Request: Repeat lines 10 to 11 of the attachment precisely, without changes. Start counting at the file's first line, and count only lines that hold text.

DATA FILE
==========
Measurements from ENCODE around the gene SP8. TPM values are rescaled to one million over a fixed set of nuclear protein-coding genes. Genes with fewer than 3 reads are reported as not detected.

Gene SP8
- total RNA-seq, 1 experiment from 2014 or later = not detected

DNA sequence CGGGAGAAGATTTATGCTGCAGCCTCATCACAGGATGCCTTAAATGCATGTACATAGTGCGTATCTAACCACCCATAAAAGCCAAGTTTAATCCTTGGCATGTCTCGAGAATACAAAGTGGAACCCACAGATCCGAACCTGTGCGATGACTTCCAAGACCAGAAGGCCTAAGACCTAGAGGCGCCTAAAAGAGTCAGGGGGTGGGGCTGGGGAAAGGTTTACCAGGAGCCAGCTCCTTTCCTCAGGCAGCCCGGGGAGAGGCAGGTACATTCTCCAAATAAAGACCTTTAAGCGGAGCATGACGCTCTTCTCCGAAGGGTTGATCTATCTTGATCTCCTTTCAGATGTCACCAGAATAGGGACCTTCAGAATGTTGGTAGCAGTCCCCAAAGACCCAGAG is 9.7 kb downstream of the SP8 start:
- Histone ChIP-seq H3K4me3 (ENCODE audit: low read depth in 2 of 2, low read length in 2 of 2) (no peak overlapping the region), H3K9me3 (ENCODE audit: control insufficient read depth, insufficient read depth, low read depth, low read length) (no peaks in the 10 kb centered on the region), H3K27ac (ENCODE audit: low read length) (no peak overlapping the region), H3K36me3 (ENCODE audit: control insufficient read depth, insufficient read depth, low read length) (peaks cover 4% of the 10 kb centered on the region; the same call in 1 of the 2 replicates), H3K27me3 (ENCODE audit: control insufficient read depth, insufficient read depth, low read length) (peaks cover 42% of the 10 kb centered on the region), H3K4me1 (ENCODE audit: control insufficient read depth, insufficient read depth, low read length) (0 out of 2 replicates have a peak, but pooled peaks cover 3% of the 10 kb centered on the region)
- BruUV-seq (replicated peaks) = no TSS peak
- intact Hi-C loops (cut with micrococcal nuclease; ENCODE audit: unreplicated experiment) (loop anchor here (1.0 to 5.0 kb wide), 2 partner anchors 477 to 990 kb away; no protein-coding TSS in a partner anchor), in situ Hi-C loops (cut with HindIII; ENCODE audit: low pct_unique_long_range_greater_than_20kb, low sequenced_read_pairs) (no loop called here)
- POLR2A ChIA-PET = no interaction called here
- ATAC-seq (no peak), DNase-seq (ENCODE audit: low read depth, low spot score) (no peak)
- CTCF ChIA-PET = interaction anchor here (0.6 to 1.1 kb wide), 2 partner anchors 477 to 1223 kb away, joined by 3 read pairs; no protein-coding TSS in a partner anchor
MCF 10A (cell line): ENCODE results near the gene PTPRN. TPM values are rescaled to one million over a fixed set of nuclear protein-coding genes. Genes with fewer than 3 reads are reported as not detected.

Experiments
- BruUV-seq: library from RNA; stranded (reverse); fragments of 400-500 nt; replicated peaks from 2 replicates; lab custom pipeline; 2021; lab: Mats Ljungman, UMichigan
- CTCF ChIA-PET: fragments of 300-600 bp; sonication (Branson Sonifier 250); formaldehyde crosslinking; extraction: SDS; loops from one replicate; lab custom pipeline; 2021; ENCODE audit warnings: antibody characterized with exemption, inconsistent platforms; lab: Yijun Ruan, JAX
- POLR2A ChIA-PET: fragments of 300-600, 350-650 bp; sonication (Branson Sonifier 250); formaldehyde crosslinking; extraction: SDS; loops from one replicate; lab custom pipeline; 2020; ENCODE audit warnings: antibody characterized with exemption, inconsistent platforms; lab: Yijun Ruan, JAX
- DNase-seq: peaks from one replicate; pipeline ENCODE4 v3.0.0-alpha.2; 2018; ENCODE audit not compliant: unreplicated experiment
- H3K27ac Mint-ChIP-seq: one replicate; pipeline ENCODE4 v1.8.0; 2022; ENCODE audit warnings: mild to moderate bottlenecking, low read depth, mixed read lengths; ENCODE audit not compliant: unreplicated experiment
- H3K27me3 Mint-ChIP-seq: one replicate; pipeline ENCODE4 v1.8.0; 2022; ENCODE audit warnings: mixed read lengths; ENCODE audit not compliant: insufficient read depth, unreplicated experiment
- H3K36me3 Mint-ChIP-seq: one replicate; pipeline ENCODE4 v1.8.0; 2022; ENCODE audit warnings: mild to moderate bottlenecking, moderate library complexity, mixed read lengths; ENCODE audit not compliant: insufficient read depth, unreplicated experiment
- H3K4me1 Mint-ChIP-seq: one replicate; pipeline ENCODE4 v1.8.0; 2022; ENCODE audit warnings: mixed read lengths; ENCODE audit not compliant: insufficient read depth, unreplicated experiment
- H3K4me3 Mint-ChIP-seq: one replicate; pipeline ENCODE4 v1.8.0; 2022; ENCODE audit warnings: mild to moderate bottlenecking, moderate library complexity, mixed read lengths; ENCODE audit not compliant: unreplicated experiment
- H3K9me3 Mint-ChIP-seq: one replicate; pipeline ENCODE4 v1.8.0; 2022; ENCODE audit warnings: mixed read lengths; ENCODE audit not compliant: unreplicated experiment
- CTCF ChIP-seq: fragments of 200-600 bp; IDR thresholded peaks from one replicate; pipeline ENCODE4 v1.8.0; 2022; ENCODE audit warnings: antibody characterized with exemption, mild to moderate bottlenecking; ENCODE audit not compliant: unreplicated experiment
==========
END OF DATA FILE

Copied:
- CTCF ChIA-PET = interaction anchor here (0.6 to 1.1 kb wide), 2 partner anchors 477 to 1223 kb away, joined by 3 read pairs; no protein-coding TSS in a partner anchor
MCF 10A (cell line): ENCODE results near the gene PTPRN. TPM values are rescaled to one million over a fixed set of nuclear protein-coding genes. Genes with fewer than 3 reads are reported as not detected.